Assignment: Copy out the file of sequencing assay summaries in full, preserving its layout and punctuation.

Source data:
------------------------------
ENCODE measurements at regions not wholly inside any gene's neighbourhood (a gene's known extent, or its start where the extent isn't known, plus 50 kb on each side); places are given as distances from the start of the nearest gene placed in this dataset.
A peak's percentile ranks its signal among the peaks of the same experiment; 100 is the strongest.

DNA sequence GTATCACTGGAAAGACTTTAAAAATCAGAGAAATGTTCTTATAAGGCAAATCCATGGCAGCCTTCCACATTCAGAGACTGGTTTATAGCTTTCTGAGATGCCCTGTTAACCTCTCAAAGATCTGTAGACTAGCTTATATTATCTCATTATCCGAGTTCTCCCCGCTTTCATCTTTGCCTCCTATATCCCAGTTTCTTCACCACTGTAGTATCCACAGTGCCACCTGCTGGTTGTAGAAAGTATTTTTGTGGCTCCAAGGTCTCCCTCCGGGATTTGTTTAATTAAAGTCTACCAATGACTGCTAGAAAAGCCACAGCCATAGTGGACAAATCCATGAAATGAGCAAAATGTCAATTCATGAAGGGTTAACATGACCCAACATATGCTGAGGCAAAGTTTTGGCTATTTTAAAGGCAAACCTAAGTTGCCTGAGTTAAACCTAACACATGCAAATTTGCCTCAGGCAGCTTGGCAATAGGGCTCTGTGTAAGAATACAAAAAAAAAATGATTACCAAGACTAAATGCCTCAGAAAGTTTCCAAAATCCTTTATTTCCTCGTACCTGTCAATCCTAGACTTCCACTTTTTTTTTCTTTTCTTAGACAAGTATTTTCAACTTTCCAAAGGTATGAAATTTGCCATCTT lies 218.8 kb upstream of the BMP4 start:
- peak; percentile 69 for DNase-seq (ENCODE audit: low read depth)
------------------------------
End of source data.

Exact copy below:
ENCODE measurements at regions not wholly inside any gene's neighbourhood (a gene's known extent, or its start where the extent isn't known, plus 50 kb on each side); places are given as distances from the start of the nearest gene placed in this dataset.
A peak's percentile ranks its signal among the peaks of the same experiment; 100 is the strongest.

DNA sequence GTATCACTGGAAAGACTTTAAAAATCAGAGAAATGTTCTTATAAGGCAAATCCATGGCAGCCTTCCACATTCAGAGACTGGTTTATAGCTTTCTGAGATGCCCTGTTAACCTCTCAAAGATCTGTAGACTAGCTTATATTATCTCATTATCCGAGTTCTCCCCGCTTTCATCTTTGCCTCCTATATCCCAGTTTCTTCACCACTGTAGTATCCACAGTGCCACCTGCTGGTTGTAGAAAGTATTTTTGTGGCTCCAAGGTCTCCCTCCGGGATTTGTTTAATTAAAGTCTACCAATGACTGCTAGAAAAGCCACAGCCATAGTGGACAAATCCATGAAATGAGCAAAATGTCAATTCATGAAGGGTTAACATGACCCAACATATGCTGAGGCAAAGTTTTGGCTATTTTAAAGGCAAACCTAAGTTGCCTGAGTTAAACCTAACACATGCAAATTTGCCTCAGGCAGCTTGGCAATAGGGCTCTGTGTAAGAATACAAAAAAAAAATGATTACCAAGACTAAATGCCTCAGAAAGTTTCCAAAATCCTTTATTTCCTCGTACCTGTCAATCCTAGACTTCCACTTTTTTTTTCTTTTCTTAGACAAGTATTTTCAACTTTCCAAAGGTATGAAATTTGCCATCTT lies 218.8 kb upstream of the BMP4 start:
- peak; percentile 69 for DNase-seq (ENCODE audit: low read depth)